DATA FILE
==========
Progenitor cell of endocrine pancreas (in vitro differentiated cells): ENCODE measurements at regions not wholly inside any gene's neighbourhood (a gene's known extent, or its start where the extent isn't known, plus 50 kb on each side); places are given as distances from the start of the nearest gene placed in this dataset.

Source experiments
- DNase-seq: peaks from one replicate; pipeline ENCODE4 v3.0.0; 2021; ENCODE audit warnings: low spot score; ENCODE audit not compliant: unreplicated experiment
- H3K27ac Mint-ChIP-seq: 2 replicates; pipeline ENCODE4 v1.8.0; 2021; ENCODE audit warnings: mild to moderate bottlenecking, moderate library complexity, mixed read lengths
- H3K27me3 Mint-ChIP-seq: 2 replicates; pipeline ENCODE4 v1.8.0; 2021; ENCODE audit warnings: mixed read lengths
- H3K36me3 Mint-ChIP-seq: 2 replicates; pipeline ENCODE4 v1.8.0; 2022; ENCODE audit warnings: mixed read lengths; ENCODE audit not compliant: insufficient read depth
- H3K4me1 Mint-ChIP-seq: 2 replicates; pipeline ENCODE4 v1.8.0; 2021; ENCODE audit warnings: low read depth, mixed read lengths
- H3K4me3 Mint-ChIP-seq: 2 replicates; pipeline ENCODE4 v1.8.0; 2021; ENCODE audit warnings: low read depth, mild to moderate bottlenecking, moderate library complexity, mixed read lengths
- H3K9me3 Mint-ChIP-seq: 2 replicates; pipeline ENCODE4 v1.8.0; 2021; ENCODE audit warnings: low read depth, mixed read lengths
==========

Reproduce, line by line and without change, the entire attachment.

Progenitor cell of endocrine pancreas (in vitro differentiated cells): ENCODE measurements at regions not wholly inside any gene's neighbourhood (a gene's known extent, or its start where the extent isn't known, plus 50 kb on each side); places are given as distances from the start of the nearest gene placed in this dataset.

Source experiments
- DNase-seq: peaks from one replicate; pipeline ENCODE4 v3.0.0; 2021; ENCODE audit warnings: low spot score; ENCODE audit not compliant: unreplicated experiment
- H3K27ac Mint-ChIP-seq: 2 replicates; pipeline ENCODE4 v1.8.0; 2021; ENCODE audit warnings: mild to moderate bottlenecking, moderate library complexity, mixed read lengths
- H3K27me3 Mint-ChIP-seq: 2 replicates; pipeline ENCODE4 v1.8.0; 2021; ENCODE audit warnings: mixed read lengths
- H3K36me3 Mint-ChIP-seq: 2 replicates; pipeline ENCODE4 v1.8.0; 2022; ENCODE audit warnings: mixed read lengths; ENCODE audit not compliant: insufficient read depth
- H3K4me1 Mint-ChIP-seq: 2 replicates; pipeline ENCODE4 v1.8.0; 2021; ENCODE audit warnings: low read depth, mixed read lengths
- H3K4me3 Mint-ChIP-seq: 2 replicates; pipeline ENCODE4 v1.8.0; 2021; ENCODE audit warnings: low read depth, mild to moderate bottlenecking, moderate library complexity, mixed read lengths
- H3K9me3 Mint-ChIP-seq: 2 replicates; pipeline ENCODE4 v1.8.0; 2021; ENCODE audit warnings: low read depth, mixed read lengths